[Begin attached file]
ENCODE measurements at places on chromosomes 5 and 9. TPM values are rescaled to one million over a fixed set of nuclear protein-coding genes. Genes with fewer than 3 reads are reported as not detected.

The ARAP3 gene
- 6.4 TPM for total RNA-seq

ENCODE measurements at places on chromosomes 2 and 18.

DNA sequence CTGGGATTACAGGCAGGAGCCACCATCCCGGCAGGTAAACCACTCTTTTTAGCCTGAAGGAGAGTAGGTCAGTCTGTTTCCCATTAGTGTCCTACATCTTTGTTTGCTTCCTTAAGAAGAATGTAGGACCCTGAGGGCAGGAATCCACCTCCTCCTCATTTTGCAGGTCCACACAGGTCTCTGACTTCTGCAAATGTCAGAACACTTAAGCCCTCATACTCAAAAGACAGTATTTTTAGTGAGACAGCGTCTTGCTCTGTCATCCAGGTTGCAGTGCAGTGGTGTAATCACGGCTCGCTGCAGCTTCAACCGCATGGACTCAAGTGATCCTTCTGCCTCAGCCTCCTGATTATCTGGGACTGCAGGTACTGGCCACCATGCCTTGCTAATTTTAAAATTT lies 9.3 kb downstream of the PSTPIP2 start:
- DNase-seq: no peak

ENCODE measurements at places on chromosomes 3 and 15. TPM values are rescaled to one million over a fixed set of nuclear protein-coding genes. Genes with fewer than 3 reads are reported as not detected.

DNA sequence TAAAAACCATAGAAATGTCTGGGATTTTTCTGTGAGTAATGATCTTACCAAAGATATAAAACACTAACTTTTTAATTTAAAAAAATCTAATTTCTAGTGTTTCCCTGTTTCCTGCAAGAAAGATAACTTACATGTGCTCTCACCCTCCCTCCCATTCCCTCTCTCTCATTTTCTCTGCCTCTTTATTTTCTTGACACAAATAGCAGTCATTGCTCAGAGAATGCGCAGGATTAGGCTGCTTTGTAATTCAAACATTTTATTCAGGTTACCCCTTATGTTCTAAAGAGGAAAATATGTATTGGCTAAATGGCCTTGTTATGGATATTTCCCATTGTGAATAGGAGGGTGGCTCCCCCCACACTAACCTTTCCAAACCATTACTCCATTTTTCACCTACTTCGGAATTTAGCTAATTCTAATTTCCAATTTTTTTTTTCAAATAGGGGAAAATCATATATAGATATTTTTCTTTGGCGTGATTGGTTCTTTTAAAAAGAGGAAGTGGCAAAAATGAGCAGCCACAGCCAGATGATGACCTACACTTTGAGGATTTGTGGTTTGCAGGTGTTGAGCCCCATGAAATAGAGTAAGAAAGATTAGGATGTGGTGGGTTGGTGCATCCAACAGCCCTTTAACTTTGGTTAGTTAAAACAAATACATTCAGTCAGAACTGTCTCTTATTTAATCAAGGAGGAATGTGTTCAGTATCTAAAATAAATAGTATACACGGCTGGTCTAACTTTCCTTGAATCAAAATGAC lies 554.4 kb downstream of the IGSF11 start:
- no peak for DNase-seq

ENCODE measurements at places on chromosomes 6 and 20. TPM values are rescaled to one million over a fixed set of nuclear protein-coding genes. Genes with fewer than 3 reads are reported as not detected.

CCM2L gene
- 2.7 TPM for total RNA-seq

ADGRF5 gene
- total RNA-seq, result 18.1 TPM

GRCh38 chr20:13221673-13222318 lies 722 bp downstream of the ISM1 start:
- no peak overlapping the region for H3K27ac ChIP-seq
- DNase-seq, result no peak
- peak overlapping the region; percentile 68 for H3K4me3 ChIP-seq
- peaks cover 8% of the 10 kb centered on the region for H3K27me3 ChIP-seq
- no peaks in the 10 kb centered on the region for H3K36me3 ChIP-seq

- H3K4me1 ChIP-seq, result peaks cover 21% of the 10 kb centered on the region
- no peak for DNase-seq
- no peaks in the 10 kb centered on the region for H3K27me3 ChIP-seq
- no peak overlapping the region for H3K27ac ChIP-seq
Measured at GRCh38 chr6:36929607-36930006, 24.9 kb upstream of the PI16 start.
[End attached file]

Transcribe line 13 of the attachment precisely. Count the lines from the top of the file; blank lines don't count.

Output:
ADGRF5 gene